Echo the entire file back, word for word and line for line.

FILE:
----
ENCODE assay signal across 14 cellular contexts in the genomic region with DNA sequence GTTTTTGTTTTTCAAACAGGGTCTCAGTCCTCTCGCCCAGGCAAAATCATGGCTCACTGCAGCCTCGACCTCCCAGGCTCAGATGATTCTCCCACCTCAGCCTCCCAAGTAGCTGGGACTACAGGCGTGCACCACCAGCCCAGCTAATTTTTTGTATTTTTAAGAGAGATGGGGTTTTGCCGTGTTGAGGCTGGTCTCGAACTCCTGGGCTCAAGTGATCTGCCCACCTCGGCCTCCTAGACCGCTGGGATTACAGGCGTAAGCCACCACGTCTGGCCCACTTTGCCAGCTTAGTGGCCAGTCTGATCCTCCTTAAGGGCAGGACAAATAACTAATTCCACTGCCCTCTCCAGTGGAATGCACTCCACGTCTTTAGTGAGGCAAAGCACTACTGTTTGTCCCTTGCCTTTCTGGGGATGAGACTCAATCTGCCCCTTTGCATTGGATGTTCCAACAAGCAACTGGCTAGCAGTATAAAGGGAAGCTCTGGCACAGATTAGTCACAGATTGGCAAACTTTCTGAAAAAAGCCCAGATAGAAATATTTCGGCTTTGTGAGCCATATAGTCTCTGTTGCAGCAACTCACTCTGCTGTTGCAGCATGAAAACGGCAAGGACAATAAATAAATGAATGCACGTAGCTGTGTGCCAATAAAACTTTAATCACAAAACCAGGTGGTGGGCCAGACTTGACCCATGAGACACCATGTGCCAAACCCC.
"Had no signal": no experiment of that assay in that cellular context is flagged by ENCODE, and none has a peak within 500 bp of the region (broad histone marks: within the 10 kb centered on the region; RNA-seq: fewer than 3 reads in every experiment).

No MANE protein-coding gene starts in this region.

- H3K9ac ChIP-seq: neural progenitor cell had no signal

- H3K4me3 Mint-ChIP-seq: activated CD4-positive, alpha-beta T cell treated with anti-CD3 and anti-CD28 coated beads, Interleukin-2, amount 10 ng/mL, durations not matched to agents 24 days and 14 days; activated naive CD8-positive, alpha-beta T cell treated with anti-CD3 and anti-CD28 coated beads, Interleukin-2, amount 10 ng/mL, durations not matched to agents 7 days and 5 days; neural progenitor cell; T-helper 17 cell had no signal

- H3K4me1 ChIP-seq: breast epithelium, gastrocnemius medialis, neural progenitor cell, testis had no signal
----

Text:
ENCODE assay signal across 14 cellular contexts in the genomic region with DNA sequence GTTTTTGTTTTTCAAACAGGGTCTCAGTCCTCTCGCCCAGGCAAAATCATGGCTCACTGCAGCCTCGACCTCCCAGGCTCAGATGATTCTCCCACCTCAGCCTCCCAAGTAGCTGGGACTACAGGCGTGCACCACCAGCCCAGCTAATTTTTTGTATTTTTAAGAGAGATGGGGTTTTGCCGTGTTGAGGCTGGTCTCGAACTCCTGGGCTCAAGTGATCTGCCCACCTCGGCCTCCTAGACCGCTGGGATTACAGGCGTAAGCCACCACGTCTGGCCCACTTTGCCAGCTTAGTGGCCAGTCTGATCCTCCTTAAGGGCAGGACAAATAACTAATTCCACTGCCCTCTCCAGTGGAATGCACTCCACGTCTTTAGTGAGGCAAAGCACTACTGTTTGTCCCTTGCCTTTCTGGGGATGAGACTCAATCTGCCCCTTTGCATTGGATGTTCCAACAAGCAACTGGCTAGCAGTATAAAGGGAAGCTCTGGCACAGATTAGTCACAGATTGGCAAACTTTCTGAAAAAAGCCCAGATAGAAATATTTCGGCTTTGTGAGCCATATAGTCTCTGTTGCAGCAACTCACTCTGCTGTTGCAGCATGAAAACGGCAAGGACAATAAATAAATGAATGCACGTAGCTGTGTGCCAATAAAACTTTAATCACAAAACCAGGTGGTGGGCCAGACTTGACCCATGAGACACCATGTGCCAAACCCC.
"Had no signal": no experiment of that assay in that cellular context is flagged by ENCODE, and none has a peak within 500 bp of the region (broad histone marks: within the 10 kb centered on the region; RNA-seq: fewer than 3 reads in every experiment).

No MANE protein-coding gene starts in this region.

- H3K9ac ChIP-seq: neural progenitor cell had no signal

- H3K4me3 Mint-ChIP-seq: activated CD4-positive, alpha-beta T cell treated with anti-CD3 and anti-CD28 coated beads, Interleukin-2, amount 10 ng/mL, durations not matched to agents 24 days and 14 days; activated naive CD8-positive, alpha-beta T cell treated with anti-CD3 and anti-CD28 coated beads, Interleukin-2, amount 10 ng/mL, durations not matched to agents 7 days and 5 days; neural progenitor cell; T-helper 17 cell had no signal

- H3K4me1 ChIP-seq: breast epithelium, gastrocnemius medialis, neural progenitor cell, testis had no signal